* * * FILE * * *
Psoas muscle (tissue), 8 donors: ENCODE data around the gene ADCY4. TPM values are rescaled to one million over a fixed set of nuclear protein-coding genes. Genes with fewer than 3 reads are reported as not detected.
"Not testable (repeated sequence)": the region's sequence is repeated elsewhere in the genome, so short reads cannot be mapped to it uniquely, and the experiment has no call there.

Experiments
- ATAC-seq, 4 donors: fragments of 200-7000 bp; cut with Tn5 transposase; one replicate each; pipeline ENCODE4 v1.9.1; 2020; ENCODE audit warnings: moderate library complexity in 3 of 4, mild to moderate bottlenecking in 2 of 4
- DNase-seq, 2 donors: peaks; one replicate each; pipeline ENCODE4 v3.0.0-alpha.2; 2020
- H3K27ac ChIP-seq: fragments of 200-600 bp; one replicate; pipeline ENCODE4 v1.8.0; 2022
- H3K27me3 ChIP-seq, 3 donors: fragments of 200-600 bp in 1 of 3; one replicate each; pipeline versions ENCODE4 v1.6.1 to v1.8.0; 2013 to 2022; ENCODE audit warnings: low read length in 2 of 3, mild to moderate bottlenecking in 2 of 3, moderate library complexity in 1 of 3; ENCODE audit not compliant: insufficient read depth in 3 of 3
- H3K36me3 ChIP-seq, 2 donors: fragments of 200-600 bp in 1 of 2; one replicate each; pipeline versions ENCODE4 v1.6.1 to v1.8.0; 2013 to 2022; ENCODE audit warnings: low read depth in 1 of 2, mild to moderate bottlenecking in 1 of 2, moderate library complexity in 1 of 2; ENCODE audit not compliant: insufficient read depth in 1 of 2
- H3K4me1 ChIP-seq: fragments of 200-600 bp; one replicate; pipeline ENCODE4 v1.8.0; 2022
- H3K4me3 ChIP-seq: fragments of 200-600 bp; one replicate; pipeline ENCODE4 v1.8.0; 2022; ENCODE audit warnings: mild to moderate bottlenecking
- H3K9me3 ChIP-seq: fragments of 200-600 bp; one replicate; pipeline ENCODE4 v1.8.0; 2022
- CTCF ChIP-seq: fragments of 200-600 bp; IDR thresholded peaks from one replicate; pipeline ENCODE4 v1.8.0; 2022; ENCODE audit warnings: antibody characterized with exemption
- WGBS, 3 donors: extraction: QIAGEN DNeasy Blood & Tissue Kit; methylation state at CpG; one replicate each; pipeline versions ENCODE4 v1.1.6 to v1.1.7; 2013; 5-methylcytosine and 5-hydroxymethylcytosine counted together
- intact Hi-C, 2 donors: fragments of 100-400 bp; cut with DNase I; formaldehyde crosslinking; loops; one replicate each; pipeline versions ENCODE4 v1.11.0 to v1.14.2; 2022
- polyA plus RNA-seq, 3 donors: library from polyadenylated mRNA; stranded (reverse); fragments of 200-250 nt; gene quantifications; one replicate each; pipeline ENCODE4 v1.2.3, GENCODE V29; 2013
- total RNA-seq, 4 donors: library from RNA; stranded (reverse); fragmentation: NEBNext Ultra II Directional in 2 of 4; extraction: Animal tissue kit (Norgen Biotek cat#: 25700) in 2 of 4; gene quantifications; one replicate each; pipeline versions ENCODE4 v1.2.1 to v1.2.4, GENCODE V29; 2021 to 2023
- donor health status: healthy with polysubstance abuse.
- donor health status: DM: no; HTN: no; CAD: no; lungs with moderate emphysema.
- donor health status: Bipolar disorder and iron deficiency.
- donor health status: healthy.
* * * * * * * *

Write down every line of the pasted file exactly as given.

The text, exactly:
Psoas muscle (tissue), 8 donors: ENCODE data around the gene ADCY4. TPM values are rescaled to one million over a fixed set of nuclear protein-coding genes. Genes with fewer than 3 reads are reported as not detected.
"Not testable (repeated sequence)": the region's sequence is repeated elsewhere in the genome, so short reads cannot be mapped to it uniquely, and the experiment has no call there.

Experiments
- ATAC-seq, 4 donors: fragments of 200-7000 bp; cut with Tn5 transposase; one replicate each; pipeline ENCODE4 v1.9.1; 2020; ENCODE audit warnings: moderate library complexity in 3 of 4, mild to moderate bottlenecking in 2 of 4
- DNase-seq, 2 donors: peaks; one replicate each; pipeline ENCODE4 v3.0.0-alpha.2; 2020
- H3K27ac ChIP-seq: fragments of 200-600 bp; one replicate; pipeline ENCODE4 v1.8.0; 2022
- H3K27me3 ChIP-seq, 3 donors: fragments of 200-600 bp in 1 of 3; one replicate each; pipeline versions ENCODE4 v1.6.1 to v1.8.0; 2013 to 2022; ENCODE audit warnings: low read length in 2 of 3, mild to moderate bottlenecking in 2 of 3, moderate library complexity in 1 of 3; ENCODE audit not compliant: insufficient read depth in 3 of 3
- H3K36me3 ChIP-seq, 2 donors: fragments of 200-600 bp in 1 of 2; one replicate each; pipeline versions ENCODE4 v1.6.1 to v1.8.0; 2013 to 2022; ENCODE audit warnings: low read depth in 1 of 2, mild to moderate bottlenecking in 1 of 2, moderate library complexity in 1 of 2; ENCODE audit not compliant: insufficient read depth in 1 of 2
- H3K4me1 ChIP-seq: fragments of 200-600 bp; one replicate; pipeline ENCODE4 v1.8.0; 2022
- H3K4me3 ChIP-seq: fragments of 200-600 bp; one replicate; pipeline ENCODE4 v1.8.0; 2022; ENCODE audit warnings: mild to moderate bottlenecking
- H3K9me3 ChIP-seq: fragments of 200-600 bp; one replicate; pipeline ENCODE4 v1.8.0; 2022
- CTCF ChIP-seq: fragments of 200-600 bp; IDR thresholded peaks from one replicate; pipeline ENCODE4 v1.8.0; 2022; ENCODE audit warnings: antibody characterized with exemption
- WGBS, 3 donors: extraction: QIAGEN DNeasy Blood & Tissue Kit; methylation state at CpG; one replicate each; pipeline versions ENCODE4 v1.1.6 to v1.1.7; 2013; 5-methylcytosine and 5-hydroxymethylcytosine counted together
- intact Hi-C, 2 donors: fragments of 100-400 bp; cut with DNase I; formaldehyde crosslinking; loops; one replicate each; pipeline versions ENCODE4 v1.11.0 to v1.14.2; 2022
- polyA plus RNA-seq, 3 donors: library from polyadenylated mRNA; stranded (reverse); fragments of 200-250 nt; gene quantifications; one replicate each; pipeline ENCODE4 v1.2.3, GENCODE V29; 2013
- total RNA-seq, 4 donors: library from RNA; stranded (reverse); fragmentation: NEBNext Ultra II Directional in 2 of 4; extraction: Animal tissue kit (Norgen Biotek cat#: 25700) in 2 of 4; gene quantifications; one replicate each; pipeline versions ENCODE4 v1.2.1 to v1.2.4, GENCODE V29; 2021 to 2023
- donor health status: healthy with polysubstance abuse.
- donor health status: DM: no; HTN: no; CAD: no; lungs with moderate emphysema.
- donor health status: Bipolar disorder and iron deficiency.
- donor health status: healthy.